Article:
The U.S. has offered disaster assistance to Iran in the wake of a devastating earthquake that left more than 300 people dead, but an Iranian official declined the offer.
"The American people send the Iranian people our deepest condolences for the loss of life in the tragic earthquake in northwestern Iran," a White House statement said. "Our thoughts are with the families of those who were lost, and we wish the wounded a speedy recovery. We stand ready to offer assistance in this difficult time."
Iran, however, declined the help, saying it was handling the matter internally. "We will carry out relief work by relying on our domestic potential," Interior Minister Mostafa Mohammad-Najjar told Bloomberg.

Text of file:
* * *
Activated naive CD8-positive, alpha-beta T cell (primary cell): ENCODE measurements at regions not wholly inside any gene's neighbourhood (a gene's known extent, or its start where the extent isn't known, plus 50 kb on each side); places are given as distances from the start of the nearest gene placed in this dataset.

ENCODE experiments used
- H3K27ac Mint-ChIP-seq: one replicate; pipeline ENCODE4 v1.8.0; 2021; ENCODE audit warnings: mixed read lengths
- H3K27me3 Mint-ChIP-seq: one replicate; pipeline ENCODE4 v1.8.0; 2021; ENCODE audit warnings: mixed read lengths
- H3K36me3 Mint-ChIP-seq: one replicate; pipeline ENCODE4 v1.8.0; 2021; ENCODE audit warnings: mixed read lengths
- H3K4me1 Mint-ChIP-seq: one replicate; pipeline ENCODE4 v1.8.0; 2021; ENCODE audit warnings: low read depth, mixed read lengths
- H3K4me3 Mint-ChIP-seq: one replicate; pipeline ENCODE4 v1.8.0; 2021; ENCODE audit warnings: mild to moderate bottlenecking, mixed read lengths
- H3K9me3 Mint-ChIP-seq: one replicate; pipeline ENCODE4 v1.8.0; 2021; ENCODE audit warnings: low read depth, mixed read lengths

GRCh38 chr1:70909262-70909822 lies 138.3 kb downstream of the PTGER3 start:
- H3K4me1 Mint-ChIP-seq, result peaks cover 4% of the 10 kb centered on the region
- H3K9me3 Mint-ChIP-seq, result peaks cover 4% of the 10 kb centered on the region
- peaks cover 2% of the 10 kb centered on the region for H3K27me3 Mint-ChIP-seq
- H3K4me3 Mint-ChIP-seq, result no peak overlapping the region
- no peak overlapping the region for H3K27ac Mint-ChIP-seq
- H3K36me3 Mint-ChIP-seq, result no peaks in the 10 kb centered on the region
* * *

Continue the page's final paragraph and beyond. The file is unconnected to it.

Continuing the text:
The two nations are involved in a bitter dispute over Iran's nuclear program, and the U.S. and its western allies have imposed harsh sanctions on Iran this year. The U.S. claims the country is attempting to develop nuclear weapons, while Iran maintains it is enriching uranium for domestic energy purposes.
The earthquake left thousands of citizens homeless or injured. Iran's Red Crescent Society has established accommodations for 16,000 people and set up 5,600 tents, according to Bloomberg. The country has also announced plans for two days of mourning in the province of East Azerbaijan, the region hit by the quake.
This article is from the archive of our partner National Journal.
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